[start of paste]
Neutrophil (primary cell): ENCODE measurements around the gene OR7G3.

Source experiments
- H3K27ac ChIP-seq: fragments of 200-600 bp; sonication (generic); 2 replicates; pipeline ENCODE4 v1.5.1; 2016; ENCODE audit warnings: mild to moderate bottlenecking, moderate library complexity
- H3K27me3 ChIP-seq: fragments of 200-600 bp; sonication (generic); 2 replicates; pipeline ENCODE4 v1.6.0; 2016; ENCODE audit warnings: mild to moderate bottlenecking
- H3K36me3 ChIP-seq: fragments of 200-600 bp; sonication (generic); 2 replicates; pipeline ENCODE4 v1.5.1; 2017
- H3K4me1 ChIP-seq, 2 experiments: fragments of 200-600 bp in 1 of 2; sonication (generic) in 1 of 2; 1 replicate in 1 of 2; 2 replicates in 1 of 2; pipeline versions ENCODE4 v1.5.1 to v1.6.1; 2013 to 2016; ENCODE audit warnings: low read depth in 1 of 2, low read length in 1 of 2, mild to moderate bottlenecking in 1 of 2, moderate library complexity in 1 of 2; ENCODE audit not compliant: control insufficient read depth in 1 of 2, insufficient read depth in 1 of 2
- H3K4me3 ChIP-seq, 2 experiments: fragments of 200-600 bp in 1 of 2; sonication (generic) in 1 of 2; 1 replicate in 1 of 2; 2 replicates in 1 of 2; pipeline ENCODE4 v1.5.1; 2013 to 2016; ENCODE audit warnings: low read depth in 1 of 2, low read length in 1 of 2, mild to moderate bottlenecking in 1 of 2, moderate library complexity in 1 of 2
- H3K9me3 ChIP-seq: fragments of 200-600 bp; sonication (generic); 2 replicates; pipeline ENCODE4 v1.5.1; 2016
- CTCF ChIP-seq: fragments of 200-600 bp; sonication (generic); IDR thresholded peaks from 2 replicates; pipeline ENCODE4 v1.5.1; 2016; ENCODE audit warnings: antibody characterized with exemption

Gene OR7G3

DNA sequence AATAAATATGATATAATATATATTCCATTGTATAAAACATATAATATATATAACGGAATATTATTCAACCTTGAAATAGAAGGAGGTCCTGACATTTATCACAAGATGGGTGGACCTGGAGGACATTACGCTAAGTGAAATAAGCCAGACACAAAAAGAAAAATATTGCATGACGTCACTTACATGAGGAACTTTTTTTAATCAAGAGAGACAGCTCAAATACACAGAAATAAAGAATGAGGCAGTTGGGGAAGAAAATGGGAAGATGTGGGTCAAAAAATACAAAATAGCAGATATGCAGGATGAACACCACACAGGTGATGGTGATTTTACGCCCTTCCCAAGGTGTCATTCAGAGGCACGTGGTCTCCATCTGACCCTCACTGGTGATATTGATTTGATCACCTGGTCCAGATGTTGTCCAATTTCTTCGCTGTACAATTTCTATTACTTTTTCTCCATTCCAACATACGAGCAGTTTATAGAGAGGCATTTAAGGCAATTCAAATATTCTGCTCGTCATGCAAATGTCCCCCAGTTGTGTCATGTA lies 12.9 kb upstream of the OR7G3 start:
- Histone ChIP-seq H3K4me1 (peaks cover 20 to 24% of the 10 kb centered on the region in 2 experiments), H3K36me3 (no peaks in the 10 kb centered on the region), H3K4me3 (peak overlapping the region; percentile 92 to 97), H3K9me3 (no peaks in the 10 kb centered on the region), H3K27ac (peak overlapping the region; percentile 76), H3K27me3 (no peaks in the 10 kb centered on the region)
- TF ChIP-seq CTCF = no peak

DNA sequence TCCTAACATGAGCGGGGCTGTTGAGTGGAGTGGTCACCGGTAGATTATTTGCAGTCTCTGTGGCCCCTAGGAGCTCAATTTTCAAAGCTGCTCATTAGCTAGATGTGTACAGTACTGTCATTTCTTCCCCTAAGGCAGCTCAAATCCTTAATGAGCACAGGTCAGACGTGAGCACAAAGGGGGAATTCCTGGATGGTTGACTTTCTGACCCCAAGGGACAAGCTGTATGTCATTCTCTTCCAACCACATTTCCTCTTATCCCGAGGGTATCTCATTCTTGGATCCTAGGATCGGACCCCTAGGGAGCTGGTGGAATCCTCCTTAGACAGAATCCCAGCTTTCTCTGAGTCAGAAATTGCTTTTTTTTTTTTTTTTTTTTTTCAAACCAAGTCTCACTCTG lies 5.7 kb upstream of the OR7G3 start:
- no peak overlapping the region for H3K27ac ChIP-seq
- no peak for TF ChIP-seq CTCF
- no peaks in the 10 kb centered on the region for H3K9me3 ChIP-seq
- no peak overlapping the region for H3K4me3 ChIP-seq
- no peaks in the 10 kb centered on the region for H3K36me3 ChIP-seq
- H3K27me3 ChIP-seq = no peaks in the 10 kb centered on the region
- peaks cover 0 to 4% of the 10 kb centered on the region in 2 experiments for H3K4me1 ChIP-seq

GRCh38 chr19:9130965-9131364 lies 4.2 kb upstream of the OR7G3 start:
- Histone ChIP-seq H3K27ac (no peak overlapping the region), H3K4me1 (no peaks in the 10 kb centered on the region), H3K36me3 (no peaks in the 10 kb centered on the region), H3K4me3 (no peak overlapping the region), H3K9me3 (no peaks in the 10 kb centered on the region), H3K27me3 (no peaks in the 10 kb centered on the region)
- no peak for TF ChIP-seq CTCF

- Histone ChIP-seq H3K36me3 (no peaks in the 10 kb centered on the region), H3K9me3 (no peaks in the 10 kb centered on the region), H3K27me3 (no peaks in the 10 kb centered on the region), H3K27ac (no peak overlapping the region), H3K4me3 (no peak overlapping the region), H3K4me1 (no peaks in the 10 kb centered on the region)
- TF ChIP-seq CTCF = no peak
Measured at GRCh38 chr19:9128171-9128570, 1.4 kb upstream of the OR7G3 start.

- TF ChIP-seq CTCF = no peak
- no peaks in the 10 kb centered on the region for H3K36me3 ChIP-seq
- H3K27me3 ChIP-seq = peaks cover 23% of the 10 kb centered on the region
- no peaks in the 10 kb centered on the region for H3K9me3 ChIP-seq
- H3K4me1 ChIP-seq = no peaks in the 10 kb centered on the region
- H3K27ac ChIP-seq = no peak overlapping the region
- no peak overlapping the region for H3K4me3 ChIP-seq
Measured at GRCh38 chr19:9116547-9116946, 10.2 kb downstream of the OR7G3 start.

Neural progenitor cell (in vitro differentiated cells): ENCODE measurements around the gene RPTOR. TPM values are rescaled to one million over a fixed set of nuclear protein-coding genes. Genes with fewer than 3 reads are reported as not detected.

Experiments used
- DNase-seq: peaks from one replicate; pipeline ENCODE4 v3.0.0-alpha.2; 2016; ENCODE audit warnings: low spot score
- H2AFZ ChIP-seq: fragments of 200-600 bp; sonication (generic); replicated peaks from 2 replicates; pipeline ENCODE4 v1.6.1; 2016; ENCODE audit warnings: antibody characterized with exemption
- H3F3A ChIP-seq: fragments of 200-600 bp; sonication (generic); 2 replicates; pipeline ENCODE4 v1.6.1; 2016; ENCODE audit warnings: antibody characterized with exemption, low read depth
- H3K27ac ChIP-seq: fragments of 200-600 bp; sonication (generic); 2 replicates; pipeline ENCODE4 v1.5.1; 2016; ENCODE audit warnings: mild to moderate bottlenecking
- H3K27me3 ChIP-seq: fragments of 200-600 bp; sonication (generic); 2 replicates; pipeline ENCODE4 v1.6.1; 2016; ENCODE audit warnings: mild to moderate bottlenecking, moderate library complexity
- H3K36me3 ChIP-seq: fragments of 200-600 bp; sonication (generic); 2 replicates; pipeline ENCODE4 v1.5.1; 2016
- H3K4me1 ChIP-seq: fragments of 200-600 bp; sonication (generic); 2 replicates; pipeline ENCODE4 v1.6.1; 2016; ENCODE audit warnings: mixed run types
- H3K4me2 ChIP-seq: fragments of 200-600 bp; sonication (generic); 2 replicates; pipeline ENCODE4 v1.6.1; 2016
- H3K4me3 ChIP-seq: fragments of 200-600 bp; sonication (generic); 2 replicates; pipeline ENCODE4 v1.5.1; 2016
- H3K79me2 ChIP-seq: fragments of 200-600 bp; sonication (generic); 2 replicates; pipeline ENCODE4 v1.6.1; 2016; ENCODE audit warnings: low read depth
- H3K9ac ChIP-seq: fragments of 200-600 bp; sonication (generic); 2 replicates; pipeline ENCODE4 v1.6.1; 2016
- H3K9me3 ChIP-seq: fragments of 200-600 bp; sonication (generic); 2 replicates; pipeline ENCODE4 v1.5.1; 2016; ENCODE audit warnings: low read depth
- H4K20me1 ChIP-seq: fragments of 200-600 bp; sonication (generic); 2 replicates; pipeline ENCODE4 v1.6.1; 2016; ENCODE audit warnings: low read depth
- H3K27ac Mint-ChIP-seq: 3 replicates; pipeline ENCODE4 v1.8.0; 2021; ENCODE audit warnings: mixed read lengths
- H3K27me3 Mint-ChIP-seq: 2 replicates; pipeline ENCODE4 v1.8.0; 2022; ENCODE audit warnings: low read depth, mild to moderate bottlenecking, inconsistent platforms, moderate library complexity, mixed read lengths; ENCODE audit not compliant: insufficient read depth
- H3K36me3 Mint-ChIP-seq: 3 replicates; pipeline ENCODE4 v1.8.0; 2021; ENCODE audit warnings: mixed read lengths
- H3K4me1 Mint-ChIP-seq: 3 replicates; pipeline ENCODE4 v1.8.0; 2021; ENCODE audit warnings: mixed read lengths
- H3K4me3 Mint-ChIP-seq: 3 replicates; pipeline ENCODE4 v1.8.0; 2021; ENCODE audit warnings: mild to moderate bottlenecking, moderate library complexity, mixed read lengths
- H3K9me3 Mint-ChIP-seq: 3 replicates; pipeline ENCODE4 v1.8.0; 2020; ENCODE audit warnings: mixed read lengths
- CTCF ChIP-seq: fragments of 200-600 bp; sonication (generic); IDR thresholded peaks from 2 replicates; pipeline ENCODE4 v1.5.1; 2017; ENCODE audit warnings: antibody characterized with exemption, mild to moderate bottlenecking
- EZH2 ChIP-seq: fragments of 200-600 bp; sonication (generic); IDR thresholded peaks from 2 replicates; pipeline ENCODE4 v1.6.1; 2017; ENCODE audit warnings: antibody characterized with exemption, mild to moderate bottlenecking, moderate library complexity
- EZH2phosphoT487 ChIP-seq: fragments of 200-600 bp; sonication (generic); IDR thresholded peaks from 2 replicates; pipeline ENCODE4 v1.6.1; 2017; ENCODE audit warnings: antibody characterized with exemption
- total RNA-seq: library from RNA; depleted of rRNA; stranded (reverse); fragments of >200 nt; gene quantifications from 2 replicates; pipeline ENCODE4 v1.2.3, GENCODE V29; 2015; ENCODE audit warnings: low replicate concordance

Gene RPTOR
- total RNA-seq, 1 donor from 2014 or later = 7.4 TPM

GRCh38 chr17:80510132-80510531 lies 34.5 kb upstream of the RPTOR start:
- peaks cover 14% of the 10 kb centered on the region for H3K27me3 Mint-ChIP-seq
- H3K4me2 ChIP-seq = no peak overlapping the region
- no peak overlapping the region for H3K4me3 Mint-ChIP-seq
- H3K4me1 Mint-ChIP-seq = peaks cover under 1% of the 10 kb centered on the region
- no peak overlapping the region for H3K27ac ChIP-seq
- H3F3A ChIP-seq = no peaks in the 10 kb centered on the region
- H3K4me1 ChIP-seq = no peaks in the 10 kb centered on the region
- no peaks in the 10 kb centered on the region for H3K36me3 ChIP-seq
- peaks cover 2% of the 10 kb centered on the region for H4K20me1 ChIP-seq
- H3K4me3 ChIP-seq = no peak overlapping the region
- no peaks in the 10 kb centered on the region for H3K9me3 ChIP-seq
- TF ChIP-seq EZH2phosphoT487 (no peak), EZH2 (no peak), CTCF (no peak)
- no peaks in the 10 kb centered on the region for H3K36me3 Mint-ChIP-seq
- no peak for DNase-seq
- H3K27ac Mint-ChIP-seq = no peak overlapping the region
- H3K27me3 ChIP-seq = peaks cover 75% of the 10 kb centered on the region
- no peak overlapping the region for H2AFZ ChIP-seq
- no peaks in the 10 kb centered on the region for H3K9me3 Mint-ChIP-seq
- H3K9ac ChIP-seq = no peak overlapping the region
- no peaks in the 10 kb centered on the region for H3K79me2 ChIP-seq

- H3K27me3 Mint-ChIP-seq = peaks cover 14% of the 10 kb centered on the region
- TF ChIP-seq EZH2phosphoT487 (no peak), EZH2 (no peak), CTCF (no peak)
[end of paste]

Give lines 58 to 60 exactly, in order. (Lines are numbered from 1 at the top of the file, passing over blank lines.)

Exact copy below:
- EZH2 ChIP-seq: fragments of 200-600 bp; sonication (generic); IDR thresholded peaks from 2 replicates; pipeline ENCODE4 v1.6.1; 2017; ENCODE audit warnings: antibody characterized with exemption, mild to moderate bottlenecking, moderate library complexity
- EZH2phosphoT487 ChIP-seq: fragments of 200-600 bp; sonication (generic); IDR thresholded peaks from 2 replicates; pipeline ENCODE4 v1.6.1; 2017; ENCODE audit warnings: antibody characterized with exemption
- total RNA-seq: library from RNA; depleted of rRNA; stranded (reverse); fragments of >200 nt; gene quantifications from 2 replicates; pipeline ENCODE4 v1.2.3, GENCODE V29; 2015; ENCODE audit warnings: low replicate concordance